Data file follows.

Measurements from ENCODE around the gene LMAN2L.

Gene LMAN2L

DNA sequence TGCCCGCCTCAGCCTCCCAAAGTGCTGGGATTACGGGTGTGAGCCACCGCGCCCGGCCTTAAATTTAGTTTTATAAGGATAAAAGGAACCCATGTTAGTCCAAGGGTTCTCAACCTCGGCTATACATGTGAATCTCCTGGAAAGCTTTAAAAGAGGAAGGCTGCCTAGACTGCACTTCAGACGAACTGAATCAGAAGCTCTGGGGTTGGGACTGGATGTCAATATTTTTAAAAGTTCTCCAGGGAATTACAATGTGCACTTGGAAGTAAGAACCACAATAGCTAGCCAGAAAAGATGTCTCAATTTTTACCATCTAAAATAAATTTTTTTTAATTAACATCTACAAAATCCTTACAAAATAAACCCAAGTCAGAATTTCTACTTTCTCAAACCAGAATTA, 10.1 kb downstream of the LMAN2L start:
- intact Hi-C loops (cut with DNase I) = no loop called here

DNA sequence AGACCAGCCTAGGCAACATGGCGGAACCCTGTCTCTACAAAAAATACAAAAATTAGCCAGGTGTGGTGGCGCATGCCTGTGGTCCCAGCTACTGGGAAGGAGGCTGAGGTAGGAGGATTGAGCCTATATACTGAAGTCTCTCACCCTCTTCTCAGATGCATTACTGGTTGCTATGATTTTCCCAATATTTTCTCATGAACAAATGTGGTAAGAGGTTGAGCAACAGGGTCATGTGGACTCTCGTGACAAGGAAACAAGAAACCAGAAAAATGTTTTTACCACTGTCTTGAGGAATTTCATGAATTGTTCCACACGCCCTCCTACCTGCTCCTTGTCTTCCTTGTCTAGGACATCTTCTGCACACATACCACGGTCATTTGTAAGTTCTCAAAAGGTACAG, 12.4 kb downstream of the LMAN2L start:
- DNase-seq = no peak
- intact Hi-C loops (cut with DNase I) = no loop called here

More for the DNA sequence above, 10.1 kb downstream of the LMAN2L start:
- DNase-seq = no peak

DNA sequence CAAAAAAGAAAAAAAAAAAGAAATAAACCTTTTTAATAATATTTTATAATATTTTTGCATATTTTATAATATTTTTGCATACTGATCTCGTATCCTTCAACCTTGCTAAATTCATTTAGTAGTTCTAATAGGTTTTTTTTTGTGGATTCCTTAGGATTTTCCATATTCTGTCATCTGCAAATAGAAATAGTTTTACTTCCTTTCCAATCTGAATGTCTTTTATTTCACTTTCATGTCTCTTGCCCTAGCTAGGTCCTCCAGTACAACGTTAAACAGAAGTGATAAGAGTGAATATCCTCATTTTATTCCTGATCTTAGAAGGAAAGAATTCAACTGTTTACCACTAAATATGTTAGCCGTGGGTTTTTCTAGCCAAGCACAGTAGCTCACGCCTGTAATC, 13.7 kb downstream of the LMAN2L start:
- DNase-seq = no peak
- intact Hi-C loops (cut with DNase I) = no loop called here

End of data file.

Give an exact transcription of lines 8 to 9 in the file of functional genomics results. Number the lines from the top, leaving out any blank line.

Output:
More for the DNA sequence above, 10.1 kb downstream of the LMAN2L start:
- DNase-seq = no peak